Saturday, February 28, 2004

Testing Common Wisdom on 'Drinking Lots of Water' when ill

Researchers have investigated the common wisdom to 'drink lots of water' when ill with a cold or the flu, finding it ineffective and potentially dangerous, as reported in this article.

So why do so many people, including doctors, recommend drinking plenty of fluids when ill? "It's not really clear," Del Mar noted. "All we know is that the idea arose in ancient times, and has been carried on ever since without anyone really challenging it."

(Also reported at: TheAge,, WebIndia123, TheStar)

Wednesday, February 11, 2004


Here's a name for a record label or album: music to f*ck people's heads with. At the time of writing, a Google search for this phrase turns up zero results.

Sunday, February 08, 2004

There ought to be...

...keyboard shortcuts for moving the cursor to the top or bottom of the screen, when you're in a program like a word processor or text editor. You might think that the page up and page down keys do this, but they scroll the screen up or down when they move the cursor, whereas I want something that keeps the screen the same and just moves the cursor. I think I'd often find this feature useful.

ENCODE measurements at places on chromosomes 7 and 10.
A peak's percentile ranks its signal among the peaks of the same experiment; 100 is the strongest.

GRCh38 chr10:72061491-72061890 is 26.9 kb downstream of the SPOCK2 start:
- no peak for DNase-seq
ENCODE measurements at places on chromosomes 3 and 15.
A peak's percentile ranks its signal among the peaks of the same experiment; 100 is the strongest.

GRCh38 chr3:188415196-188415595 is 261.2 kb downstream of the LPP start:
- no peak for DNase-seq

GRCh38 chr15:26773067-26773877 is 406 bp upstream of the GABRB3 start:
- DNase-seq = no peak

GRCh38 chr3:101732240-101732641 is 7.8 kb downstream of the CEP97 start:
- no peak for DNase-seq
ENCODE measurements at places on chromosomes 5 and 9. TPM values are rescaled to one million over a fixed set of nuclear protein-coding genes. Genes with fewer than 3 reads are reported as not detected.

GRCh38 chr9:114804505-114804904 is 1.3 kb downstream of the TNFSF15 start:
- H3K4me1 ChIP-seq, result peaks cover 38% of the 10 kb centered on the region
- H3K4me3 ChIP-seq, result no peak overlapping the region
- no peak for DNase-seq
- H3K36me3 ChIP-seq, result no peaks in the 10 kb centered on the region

Since, in Windows at least, CTRL + UP ARROW (or DOWN ARROW) are already used, perhaps CTRL + < could be used for 'move cursor to top of page' and CTRL + > for 'move cursor to bottom of page'. I'm also wondering, is there any program or operating system that already has this feature?

Wednesday, February 04, 2004

An Idea Involving Places, Races and Faces

I've had a number of unsatisfactory attempts at expressing this idea, and it could be who-knows how much longer until I'd be fully satisfied, so enough's enough. Here's my latest attempt, still a little rough around the edges, but otherwise okay, I think...

Like everyone else, my experience of others is a combination of the people I see and interact with in person, plus those I see through the media -- through movies, documentaries or other tv shows, newspapers, books, National Geographic magazines read in waiting rooms etc.

My familiarity with people from different countries may be more than the average person's because for the last nine years I've either studied or worked at a university, but even if that's the case I think that my knowledge of the different races and cultures is in many ways quite vague and incomplete.

Even so, it often doesn't feel that way. I think that we tend to have a sense that we have a fair, if incomplete, picture of the rest of the world, what the people in various places look like, what their culture is like, and so on. If you show me any country in the world on a map my mind will be able to conjure up notions of things like what the people there probably look like, what sort of existence they have (whether they're fairly industrialised, for example).